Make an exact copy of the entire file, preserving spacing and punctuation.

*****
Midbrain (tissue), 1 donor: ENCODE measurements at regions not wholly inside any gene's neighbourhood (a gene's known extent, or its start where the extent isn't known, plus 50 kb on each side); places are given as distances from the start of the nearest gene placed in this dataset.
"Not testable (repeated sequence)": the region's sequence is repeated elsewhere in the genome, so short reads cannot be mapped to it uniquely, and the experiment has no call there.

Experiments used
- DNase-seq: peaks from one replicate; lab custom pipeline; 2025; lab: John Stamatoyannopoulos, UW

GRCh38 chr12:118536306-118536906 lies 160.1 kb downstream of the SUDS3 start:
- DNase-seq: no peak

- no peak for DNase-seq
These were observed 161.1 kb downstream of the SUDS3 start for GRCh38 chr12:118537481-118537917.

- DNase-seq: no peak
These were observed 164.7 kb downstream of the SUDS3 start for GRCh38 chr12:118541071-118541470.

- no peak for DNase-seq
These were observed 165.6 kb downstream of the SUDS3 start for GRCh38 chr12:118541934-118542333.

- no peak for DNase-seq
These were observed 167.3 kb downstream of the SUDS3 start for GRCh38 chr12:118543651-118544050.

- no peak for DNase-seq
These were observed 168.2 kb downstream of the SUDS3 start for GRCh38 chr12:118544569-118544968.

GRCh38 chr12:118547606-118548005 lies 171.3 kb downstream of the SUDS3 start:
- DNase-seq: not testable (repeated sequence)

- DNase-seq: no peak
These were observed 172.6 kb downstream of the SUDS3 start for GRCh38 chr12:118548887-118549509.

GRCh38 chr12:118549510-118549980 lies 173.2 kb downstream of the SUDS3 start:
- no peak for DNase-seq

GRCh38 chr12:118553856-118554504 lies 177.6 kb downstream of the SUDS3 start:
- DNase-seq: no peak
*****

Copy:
Midbrain (tissue), 1 donor: ENCODE measurements at regions not wholly inside any gene's neighbourhood (a gene's known extent, or its start where the extent isn't known, plus 50 kb on each side); places are given as distances from the start of the nearest gene placed in this dataset.
"Not testable (repeated sequence)": the region's sequence is repeated elsewhere in the genome, so short reads cannot be mapped to it uniquely, and the experiment has no call there.

Experiments used
- DNase-seq: peaks from one replicate; lab custom pipeline; 2025; lab: John Stamatoyannopoulos, UW

GRCh38 chr12:118536306-118536906 lies 160.1 kb downstream of the SUDS3 start:
- DNase-seq: no peak

- no peak for DNase-seq
These were observed 161.1 kb downstream of the SUDS3 start for GRCh38 chr12:118537481-118537917.

- DNase-seq: no peak
These were observed 164.7 kb downstream of the SUDS3 start for GRCh38 chr12:118541071-118541470.

- no peak for DNase-seq
These were observed 165.6 kb downstream of the SUDS3 start for GRCh38 chr12:118541934-118542333.

- no peak for DNase-seq
These were observed 167.3 kb downstream of the SUDS3 start for GRCh38 chr12:118543651-118544050.

- no peak for DNase-seq
These were observed 168.2 kb downstream of the SUDS3 start for GRCh38 chr12:118544569-118544968.

GRCh38 chr12:118547606-118548005 lies 171.3 kb downstream of the SUDS3 start:
- DNase-seq: not testable (repeated sequence)

- DNase-seq: no peak
These were observed 172.6 kb downstream of the SUDS3 start for GRCh38 chr12:118548887-118549509.

GRCh38 chr12:118549510-118549980 lies 173.2 kb downstream of the SUDS3 start:
- no peak for DNase-seq

GRCh38 chr12:118553856-118554504 lies 177.6 kb downstream of the SUDS3 start:
- DNase-seq: no peak